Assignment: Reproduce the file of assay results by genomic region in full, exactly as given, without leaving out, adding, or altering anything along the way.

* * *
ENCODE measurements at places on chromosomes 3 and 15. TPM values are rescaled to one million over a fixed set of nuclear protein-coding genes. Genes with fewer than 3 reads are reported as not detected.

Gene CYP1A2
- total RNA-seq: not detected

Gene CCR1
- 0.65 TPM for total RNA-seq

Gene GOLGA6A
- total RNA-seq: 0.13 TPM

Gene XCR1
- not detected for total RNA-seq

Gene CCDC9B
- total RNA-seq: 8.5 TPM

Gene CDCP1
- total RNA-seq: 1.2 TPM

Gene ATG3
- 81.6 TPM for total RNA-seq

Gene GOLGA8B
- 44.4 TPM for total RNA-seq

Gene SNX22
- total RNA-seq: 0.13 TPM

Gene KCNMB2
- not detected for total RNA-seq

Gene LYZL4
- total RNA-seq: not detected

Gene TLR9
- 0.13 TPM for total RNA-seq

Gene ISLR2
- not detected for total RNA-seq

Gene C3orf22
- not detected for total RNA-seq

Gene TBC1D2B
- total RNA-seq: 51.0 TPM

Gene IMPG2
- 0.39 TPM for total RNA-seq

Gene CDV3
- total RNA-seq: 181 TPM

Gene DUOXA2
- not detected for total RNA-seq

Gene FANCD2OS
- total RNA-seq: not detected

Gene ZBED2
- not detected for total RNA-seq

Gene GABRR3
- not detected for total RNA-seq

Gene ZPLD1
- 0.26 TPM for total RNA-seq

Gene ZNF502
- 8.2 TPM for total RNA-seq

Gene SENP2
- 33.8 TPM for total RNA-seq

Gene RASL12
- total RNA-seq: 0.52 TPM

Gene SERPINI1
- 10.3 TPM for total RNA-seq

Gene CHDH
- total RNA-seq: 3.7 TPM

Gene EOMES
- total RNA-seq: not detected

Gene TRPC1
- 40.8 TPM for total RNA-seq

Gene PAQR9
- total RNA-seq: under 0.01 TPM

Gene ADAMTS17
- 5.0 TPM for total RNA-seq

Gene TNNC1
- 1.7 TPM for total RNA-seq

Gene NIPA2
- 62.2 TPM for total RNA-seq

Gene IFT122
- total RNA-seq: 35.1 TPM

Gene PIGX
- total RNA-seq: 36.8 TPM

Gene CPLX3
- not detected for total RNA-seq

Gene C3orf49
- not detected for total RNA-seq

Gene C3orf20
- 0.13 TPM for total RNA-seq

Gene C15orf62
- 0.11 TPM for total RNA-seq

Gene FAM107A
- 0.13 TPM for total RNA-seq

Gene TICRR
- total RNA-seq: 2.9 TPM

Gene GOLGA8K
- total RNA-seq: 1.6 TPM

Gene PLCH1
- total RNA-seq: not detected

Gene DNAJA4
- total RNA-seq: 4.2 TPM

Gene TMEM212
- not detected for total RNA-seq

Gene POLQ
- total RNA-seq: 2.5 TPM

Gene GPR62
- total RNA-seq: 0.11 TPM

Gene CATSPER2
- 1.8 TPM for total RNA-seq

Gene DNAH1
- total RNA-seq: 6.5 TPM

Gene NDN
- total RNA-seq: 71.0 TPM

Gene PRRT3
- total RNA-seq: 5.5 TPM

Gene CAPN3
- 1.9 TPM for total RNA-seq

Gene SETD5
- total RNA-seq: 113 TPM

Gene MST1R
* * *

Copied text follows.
ENCODE measurements at places on chromosomes 3 and 15. TPM values are rescaled to one million over a fixed set of nuclear protein-coding genes. Genes with fewer than 3 reads are reported as not detected.

Gene CYP1A2
- total RNA-seq: not detected

Gene CCR1
- 0.65 TPM for total RNA-seq

Gene GOLGA6A
- total RNA-seq: 0.13 TPM

Gene XCR1
- not detected for total RNA-seq

Gene CCDC9B
- total RNA-seq: 8.5 TPM

Gene CDCP1
- total RNA-seq: 1.2 TPM

Gene ATG3
- 81.6 TPM for total RNA-seq

Gene GOLGA8B
- 44.4 TPM for total RNA-seq

Gene SNX22
- total RNA-seq: 0.13 TPM

Gene KCNMB2
- not detected for total RNA-seq

Gene LYZL4
- total RNA-seq: not detected

Gene TLR9
- 0.13 TPM for total RNA-seq

Gene ISLR2
- not detected for total RNA-seq

Gene C3orf22
- not detected for total RNA-seq

Gene TBC1D2B
- total RNA-seq: 51.0 TPM

Gene IMPG2
- 0.39 TPM for total RNA-seq

Gene CDV3
- total RNA-seq: 181 TPM

Gene DUOXA2
- not detected for total RNA-seq

Gene FANCD2OS
- total RNA-seq: not detected

Gene ZBED2
- not detected for total RNA-seq

Gene GABRR3
- not detected for total RNA-seq

Gene ZPLD1
- 0.26 TPM for total RNA-seq

Gene ZNF502
- 8.2 TPM for total RNA-seq

Gene SENP2
- 33.8 TPM for total RNA-seq

Gene RASL12
- total RNA-seq: 0.52 TPM

Gene SERPINI1
- 10.3 TPM for total RNA-seq

Gene CHDH
- total RNA-seq: 3.7 TPM

Gene EOMES
- total RNA-seq: not detected

Gene TRPC1
- 40.8 TPM for total RNA-seq

Gene PAQR9
- total RNA-seq: under 0.01 TPM

Gene ADAMTS17
- 5.0 TPM for total RNA-seq

Gene TNNC1
- 1.7 TPM for total RNA-seq

Gene NIPA2
- 62.2 TPM for total RNA-seq

Gene IFT122
- total RNA-seq: 35.1 TPM

Gene PIGX
- total RNA-seq: 36.8 TPM

Gene CPLX3
- not detected for total RNA-seq

Gene C3orf49
- not detected for total RNA-seq

Gene C3orf20
- 0.13 TPM for total RNA-seq

Gene C15orf62
- 0.11 TPM for total RNA-seq

Gene FAM107A
- 0.13 TPM for total RNA-seq

Gene TICRR
- total RNA-seq: 2.9 TPM

Gene GOLGA8K
- total RNA-seq: 1.6 TPM

Gene PLCH1
- total RNA-seq: not detected

Gene DNAJA4
- total RNA-seq: 4.2 TPM

Gene TMEM212
- not detected for total RNA-seq

Gene POLQ
- total RNA-seq: 2.5 TPM

Gene GPR62
- total RNA-seq: 0.11 TPM

Gene CATSPER2
- 1.8 TPM for total RNA-seq

Gene DNAH1
- total RNA-seq: 6.5 TPM

Gene NDN
- total RNA-seq: 71.0 TPM

Gene PRRT3
- total RNA-seq: 5.5 TPM

Gene CAPN3
- 1.9 TPM for total RNA-seq

Gene SETD5
- total RNA-seq: 113 TPM

Gene MST1R